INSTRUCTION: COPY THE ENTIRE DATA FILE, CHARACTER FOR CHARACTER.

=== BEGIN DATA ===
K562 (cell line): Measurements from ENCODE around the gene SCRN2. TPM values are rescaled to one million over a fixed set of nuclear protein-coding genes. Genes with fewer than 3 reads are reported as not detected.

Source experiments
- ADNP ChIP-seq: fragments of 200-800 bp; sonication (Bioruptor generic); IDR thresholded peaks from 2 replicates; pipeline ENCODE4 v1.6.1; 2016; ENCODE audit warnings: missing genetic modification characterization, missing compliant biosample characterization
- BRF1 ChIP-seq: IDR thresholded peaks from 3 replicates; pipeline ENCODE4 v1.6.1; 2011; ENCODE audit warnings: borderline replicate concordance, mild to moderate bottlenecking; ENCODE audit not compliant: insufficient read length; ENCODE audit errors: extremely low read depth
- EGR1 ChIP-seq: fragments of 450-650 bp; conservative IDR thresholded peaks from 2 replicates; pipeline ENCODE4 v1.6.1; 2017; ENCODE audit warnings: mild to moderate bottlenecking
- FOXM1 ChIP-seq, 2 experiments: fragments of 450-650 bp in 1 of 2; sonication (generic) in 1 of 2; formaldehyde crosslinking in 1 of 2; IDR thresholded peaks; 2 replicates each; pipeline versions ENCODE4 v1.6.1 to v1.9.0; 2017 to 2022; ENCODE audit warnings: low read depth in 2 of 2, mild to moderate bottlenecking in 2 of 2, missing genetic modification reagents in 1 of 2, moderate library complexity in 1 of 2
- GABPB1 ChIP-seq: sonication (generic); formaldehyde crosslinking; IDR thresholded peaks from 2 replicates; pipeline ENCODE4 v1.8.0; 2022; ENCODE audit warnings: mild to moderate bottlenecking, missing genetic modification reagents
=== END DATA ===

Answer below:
K562 (cell line): Measurements from ENCODE around the gene SCRN2. TPM values are rescaled to one million over a fixed set of nuclear protein-coding genes. Genes with fewer than 3 reads are reported as not detected.

Source experiments
- ADNP ChIP-seq: fragments of 200-800 bp; sonication (Bioruptor generic); IDR thresholded peaks from 2 replicates; pipeline ENCODE4 v1.6.1; 2016; ENCODE audit warnings: missing genetic modification characterization, missing compliant biosample characterization
- BRF1 ChIP-seq: IDR thresholded peaks from 3 replicates; pipeline ENCODE4 v1.6.1; 2011; ENCODE audit warnings: borderline replicate concordance, mild to moderate bottlenecking; ENCODE audit not compliant: insufficient read length; ENCODE audit errors: extremely low read depth
- EGR1 ChIP-seq: fragments of 450-650 bp; conservative IDR thresholded peaks from 2 replicates; pipeline ENCODE4 v1.6.1; 2017; ENCODE audit warnings: mild to moderate bottlenecking
- FOXM1 ChIP-seq, 2 experiments: fragments of 450-650 bp in 1 of 2; sonication (generic) in 1 of 2; formaldehyde crosslinking in 1 of 2; IDR thresholded peaks; 2 replicates each; pipeline versions ENCODE4 v1.6.1 to v1.9.0; 2017 to 2022; ENCODE audit warnings: low read depth in 2 of 2, mild to moderate bottlenecking in 2 of 2, missing genetic modification reagents in 1 of 2, moderate library complexity in 1 of 2
- GABPB1 ChIP-seq: sonication (generic); formaldehyde crosslinking; IDR thresholded peaks from 2 replicates; pipeline ENCODE4 v1.8.0; 2022; ENCODE audit warnings: mild to moderate bottlenecking, missing genetic modification reagents